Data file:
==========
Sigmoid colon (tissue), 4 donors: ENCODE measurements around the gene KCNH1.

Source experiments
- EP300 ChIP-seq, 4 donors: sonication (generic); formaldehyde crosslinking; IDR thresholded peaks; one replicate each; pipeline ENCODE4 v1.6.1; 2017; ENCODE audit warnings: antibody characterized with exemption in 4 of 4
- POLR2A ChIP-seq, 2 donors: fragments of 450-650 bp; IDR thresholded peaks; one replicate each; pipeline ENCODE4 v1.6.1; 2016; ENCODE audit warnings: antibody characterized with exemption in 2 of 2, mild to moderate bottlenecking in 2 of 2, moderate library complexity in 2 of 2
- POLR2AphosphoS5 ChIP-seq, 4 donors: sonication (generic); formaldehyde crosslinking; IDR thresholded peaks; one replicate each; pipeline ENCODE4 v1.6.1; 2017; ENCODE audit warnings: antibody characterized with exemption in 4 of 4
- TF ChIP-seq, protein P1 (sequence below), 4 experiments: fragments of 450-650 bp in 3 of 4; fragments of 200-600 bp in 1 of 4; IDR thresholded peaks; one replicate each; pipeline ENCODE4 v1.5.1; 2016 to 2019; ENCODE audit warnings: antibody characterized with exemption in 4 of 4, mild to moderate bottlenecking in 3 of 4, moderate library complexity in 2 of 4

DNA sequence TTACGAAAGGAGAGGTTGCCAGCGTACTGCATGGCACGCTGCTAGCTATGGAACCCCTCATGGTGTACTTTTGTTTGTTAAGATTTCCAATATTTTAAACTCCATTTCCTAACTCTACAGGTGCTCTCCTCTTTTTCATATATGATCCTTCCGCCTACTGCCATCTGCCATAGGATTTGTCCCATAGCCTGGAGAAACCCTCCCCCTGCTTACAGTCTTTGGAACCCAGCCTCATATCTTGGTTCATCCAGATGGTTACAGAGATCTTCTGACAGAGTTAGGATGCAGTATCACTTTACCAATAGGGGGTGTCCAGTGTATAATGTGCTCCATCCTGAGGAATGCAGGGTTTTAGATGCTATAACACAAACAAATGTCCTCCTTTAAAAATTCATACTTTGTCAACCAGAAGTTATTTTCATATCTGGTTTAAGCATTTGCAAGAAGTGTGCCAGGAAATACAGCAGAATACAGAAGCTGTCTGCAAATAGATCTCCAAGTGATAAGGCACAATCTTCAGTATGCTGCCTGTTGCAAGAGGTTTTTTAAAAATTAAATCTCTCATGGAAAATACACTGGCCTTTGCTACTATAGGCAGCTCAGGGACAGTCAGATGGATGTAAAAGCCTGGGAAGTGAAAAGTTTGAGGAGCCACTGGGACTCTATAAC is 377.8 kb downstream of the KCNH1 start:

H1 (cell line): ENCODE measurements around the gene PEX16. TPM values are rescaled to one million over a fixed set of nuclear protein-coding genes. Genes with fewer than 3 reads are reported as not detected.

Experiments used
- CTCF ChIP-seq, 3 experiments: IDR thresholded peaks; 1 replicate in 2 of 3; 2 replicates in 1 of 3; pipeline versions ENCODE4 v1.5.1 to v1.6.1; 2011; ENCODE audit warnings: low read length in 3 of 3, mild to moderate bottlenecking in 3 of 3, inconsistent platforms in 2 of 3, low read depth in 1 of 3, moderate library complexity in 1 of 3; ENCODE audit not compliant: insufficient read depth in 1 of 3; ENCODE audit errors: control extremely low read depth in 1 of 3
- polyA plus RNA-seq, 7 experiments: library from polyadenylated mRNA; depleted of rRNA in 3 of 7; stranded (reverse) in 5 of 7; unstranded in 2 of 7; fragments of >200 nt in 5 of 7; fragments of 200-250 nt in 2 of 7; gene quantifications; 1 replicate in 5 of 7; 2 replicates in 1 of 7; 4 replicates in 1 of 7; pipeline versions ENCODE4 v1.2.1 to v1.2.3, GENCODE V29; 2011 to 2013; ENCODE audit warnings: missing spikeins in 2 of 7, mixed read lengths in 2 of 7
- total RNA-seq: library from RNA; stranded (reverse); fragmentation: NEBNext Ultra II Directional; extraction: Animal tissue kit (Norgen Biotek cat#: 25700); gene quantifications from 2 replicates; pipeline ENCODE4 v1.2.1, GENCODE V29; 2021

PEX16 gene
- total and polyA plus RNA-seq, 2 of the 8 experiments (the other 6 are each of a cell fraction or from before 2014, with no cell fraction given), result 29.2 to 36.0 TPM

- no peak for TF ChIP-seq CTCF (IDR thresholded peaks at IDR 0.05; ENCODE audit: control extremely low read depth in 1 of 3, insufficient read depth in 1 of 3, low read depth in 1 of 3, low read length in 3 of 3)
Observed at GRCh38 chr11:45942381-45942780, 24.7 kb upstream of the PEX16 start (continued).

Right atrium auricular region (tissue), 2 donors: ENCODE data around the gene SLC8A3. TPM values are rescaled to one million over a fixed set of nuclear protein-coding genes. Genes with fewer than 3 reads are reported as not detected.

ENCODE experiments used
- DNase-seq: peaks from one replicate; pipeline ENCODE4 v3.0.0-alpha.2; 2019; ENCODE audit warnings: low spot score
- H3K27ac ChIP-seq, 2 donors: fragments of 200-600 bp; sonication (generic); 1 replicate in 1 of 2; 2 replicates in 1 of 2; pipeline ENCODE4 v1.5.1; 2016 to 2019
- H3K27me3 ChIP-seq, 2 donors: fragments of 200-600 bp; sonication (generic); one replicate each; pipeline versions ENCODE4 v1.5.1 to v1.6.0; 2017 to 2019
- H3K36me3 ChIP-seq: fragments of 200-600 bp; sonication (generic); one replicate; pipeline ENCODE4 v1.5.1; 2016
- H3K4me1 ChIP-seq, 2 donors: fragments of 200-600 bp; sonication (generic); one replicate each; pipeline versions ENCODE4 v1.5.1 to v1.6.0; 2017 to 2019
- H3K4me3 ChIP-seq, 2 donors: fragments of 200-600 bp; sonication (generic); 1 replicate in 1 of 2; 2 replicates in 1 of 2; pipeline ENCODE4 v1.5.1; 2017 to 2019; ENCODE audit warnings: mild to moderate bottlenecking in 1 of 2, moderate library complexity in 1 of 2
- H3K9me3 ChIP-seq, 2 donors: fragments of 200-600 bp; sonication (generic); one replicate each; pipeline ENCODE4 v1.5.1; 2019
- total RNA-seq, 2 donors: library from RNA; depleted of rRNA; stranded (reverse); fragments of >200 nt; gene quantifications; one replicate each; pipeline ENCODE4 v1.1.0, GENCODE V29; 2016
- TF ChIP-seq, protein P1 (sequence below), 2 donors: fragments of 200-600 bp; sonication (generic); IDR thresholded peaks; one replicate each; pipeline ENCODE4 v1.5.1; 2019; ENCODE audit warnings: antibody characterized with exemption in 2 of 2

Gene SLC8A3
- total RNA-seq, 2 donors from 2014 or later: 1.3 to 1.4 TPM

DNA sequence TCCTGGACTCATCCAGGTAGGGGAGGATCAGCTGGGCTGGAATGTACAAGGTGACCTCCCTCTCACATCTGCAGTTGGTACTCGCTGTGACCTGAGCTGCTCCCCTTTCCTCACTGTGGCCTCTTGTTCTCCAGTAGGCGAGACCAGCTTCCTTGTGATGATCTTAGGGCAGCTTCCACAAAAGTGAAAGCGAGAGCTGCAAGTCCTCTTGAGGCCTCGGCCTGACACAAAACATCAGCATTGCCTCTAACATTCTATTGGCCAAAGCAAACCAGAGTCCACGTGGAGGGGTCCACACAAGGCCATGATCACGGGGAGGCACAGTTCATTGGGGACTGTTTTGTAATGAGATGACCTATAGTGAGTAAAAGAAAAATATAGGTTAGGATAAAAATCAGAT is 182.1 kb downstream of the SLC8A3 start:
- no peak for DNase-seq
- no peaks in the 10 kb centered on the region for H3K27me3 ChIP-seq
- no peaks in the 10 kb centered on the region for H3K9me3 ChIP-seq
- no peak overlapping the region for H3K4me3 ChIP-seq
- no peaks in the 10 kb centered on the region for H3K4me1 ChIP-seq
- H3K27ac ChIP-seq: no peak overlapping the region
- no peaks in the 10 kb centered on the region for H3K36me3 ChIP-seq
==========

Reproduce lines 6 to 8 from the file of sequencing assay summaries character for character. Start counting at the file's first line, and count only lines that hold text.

- TF ChIP-seq, protein P1 (sequence below), 4 experiments: fragments of 450-650 bp in 3 of 4; fragments of 200-600 bp in 1 of 4; IDR thresholded peaks; one replicate each; pipeline ENCODE4 v1.5.1; 2016 to 2019; ENCODE audit warnings: antibody characterized with exemption in 4 of 4, mild to moderate bottlenecking in 3 of 4, moderate library complexity in 2 of 4

DNA sequence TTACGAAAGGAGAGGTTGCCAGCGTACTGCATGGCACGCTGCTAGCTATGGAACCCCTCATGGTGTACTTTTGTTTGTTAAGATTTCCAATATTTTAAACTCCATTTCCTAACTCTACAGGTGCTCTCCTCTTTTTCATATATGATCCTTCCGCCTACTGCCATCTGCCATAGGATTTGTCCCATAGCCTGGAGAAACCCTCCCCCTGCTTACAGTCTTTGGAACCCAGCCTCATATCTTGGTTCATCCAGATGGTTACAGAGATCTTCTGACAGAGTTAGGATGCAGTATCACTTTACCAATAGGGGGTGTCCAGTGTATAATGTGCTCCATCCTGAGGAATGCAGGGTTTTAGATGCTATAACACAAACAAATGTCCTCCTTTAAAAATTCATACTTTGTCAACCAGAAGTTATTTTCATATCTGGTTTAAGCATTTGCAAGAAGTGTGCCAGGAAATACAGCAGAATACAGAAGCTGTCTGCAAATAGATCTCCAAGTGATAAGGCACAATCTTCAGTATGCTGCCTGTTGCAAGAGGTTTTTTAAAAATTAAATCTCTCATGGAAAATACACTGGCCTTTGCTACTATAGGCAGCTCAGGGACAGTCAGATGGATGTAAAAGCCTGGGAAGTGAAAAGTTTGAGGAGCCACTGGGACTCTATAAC is 377.8 kb downstream of the KCNH1 start:

H1 (cell line): ENCODE measurements around the gene PEX16. TPM values are rescaled to one million over a fixed set of nuclear protein-coding genes. Genes with fewer than 3 reads are reported as not detected.